Wow! Whatta!!! :w00t: :yeah: :drummer: :panic: :D
Have fun!

Listen to exaples here or buy original MP3 (Finetuned Pitch Numbers) here.

Kind Regards.

Thanks allot. I dont understand how you can start with 4 lpb and then set it to 8, doesnt that change the entire feel of the drum pattern? How do you go about adjusting it so that it keeps the same feel?

Also thanks to everyone else I think I will have to just check out some more of peoples renoise files.

he expands every pattern, doubles the size and increases the resolution by setting the lpb to 8. if you just set the lpb to 8 it will play twice as fast, but if you expand the pattern to double the size it will be normal again.

yep, what rhowaldt says :slight_smile: , there’s a tool which I use, that does this automatically for a complete song, it also keeps into account synced samples, doubling the settings so everything sounds the same as before.

There still are some issues with it in the current released version, regarding values in the delay column or pattern commands like speed settings & retrigger, but Mogue is working on correcting those issues.

Get the tool here:

Cool thanks but I dont understand how it works… I just made a simple kick on every beat pattern in a 4 lpb format and then I opened the tool set to 2 and clicked “kick it” and now I have 16 lpb and 253 lines per pattern! Do do you just double what you have?

Also, is there a way for future reference to just loop a portion of the pattern?

I think you need to give more details on what you’ve done, because I don’t get some of the terminology, from;


, doesn’t make any sense. You probably clicked more then one time, or used another multiplier value then 2.

Lets say you put a kick every 4 lines in a 64 length pattern on lbp4, arbitrary bpm rate of 120. Using the tool, and running it with a multiplying factor 2, you’ll get a 128 length pattern, lbp8 with the bpm remaining the same. Playing this newly generated pattern should sound the same as before.

Running the script one more time, you’ll get closer to the results you’re describing, a lbp of 16, but the pattern length will be 256 and not 253! Maybe you didn’t look closely. So you either run the script twice with a factor 2, or once using a factor of 3. Either way, the important thing is that it’ll sound the same as the slower programmed pattern, but now you’ll have more resolution to put shit in between events and get your squarepusher on :wink:


Ok I got it working the problem is for some reason the default setting of 02 causes it to be quadrupled or something, you have to erase it and manually type 2 and then press enter.

I mean is there a way to just loop lines 1- 16 in a 64 lane pattern?

Just copy and paste lines 1-16. I know it’s annoying to copy and paste every time you change something, but I can’t imagine how that would look in the pattern editor if it were to loop it.

Select the first 16 lines with the mouse in the pattern editor, press ctrl+c, than press ctrl+p (= paste continuously), this will repeat the copied selection across the pattern.

You can also copy the first 16 lines and use your keyboards f9-f12 keys to skip to pattern divisions and ctrl+v your selection.

You can also mouse select, hold left mouse button on the selection, till the pointer transforms a bit with a little icon dangling underneath, than press ctrl so the icon changes to a +, than drop it to paste the selection. There are probably more ways, but the ctrl+p thing is pretty sweet for this kind of repeating stuff.

@zardoz: seems to me like you should just go and learn to use Renoise and its various functions, have a little fun, experiment a bit, before trying to make complicated drum patterns. if copy-pasting stuff etc indeed needs to be explained, you might need to consider spending a little more time with the software before trying anything serious.

For Play Looping you want Block Loop.

Keyboard shortcut NumPad Enter.

Or there is Continuous Paste, as mentioned by Jonas, if you want to copy and paste a section across the whole pattern.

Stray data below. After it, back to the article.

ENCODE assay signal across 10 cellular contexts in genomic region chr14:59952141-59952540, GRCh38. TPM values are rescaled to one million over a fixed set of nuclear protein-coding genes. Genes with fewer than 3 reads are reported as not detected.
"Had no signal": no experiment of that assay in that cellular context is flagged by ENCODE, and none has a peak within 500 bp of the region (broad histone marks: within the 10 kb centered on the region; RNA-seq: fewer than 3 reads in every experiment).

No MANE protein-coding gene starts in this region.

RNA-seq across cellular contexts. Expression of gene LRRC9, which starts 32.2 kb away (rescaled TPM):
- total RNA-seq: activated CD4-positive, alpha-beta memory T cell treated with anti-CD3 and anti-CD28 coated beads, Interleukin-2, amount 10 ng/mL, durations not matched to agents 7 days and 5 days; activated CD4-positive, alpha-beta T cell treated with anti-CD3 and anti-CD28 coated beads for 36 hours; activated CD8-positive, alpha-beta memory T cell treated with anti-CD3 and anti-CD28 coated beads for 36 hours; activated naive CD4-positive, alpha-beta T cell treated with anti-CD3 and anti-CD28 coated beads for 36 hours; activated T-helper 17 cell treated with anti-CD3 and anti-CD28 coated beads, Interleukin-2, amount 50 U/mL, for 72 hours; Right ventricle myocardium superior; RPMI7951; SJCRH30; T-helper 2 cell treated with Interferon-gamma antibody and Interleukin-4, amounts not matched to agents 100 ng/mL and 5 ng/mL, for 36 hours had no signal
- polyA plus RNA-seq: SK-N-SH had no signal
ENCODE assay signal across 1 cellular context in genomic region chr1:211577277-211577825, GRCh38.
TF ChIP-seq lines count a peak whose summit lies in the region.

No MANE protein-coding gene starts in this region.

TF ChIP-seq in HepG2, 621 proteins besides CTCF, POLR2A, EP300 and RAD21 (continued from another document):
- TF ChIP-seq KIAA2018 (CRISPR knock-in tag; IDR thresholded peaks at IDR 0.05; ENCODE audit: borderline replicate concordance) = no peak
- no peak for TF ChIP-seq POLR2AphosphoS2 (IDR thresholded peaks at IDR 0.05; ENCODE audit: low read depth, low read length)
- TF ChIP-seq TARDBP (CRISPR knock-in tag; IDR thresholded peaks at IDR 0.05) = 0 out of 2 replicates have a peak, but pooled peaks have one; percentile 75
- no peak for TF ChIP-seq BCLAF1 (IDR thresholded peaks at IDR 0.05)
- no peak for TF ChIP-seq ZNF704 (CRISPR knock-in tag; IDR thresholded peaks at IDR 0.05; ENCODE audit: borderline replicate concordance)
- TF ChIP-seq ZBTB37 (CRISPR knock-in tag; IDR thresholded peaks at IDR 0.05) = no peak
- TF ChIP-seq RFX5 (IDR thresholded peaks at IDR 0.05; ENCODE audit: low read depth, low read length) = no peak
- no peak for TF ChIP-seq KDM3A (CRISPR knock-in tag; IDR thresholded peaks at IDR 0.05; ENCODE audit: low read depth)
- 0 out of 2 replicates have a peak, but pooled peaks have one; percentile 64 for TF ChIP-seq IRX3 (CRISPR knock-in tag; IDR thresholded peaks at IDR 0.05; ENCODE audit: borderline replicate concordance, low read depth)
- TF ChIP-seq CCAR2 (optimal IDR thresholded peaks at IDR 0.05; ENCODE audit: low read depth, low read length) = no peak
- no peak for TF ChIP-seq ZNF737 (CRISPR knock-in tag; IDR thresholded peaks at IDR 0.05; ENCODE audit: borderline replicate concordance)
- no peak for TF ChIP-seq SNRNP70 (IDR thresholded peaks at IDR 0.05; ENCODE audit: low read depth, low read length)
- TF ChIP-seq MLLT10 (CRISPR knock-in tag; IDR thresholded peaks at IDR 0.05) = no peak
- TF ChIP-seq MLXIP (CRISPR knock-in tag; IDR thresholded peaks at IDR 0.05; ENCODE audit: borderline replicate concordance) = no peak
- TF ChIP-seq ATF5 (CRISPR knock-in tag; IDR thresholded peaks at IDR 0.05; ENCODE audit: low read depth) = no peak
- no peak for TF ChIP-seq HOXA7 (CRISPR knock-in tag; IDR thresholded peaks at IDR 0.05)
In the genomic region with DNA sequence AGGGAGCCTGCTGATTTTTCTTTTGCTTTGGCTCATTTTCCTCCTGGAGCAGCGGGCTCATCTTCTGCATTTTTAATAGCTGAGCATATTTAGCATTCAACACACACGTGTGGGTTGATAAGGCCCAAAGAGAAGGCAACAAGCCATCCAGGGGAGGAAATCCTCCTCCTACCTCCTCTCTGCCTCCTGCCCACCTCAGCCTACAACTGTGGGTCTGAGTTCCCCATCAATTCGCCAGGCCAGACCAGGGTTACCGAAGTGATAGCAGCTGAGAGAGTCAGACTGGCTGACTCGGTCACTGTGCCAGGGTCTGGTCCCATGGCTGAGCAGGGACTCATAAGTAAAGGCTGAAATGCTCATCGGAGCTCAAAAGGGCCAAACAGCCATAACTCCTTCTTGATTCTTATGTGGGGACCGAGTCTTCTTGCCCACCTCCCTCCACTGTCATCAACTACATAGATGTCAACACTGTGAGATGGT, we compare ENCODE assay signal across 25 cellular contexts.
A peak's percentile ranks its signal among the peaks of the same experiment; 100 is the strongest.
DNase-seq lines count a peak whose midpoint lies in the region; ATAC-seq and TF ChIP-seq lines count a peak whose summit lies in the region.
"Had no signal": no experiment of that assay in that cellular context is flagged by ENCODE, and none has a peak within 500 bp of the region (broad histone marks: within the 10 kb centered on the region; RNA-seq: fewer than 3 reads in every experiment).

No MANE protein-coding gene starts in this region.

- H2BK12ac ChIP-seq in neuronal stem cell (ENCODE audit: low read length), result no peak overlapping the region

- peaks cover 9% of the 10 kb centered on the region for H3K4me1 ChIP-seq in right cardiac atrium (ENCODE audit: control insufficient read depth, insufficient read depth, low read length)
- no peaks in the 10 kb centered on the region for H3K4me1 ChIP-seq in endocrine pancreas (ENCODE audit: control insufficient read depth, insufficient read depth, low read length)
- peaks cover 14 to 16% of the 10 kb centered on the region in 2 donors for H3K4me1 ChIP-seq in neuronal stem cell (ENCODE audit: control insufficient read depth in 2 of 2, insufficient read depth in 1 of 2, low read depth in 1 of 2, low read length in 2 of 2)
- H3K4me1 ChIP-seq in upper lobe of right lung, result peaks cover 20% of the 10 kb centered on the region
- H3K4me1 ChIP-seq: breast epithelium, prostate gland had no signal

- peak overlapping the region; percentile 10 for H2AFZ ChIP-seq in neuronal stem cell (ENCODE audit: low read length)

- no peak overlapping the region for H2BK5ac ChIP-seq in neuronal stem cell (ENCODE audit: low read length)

… Im not “trying to make complicated drum patterns” I am trying to lay down a simple drum beat like I have been doing in Ableton and Reason for quite some time. I am finding the layout of renoise to be somewhat counter intuitive, especially when compared to using more of a drum machine in the past. It seems that try as I might, I cant create anything very good here and the I open up a different DAW and can get way more work done in way less time. However it has only been a fe weeks, Ill give it a bit longer.

Thanks for the heads up on block loop.

You’re using the word program when you mean something else?

A tracker programs a beat the same way a programer writes code. For all intensive purposes, he/she doesn’t tempo tap in ideas to the text editor. He/she systematically types it in with extreme attention to detail.

This isn’t slow. A programmer can rip through code with dozens of keyboard shortcuts, obscure and fast mouse gestures, cut, paste, compile, rinse, repeat. A programmer uses a plethora of tools to get the job done. The job is to type text into an editor and make it work.

A tracker’s workflow is more or less the same.

How I do a beat.

  • LBP 8

  • 64 Lines

  • Load a breakbeat sample. Over the years I’ve collected over a thousand of these. Basically something like the Amen (most cliche choice of a thousand)

  • Auto slice, then adjust to taste.

  • Program a fun 64 line beat in Track 1.

  • Load up a drumkit. Over the years I’ve collected over a hundred of these. Basically something like an 808 (most cliche choice of a hundred)

  • Put a kick on Line 00 and Line 10, put a snare on Line 4 and Line 12. Repeat 3 times accordingly

  • Put a Send device on Track 01 -> S01

  • Put a Send device on Track 02 -> S01

  • Put a Bus Compressor on S01, Select one of the drums presets.

  • Put a bunch of hihats on Track 03, every 4 lines.

  • Lower the volume of the track in the mixer.

  • Put some effects on there, like delay and reverb.

  • Put a signal follower on Track 01, Connected to the Volume of track 02 to make the hihats sound more natural. (E.g. make shit up, rube goldberg machines are fun.)

Season to taste. Rinse and repeat.

The breakbeat creates the natural sound (it’s a recording after all), the drumkit and hi-hats accentuates and drives, the sends + compressors makes them into a beat sandwich.

From here you can right click and “Render to sample” (known as resampling?) and start again.

Here’s an MP3 that showcases the previous technique.

The first 20 seconds are 3 tracks. On their own each track sound like total crap.

The last 10 are the same 3 tracks played at the same time, with me waving a few automation parameters around and an unhealthy fetish for distortion. (Also total crap?)

Sum of parts, always fun.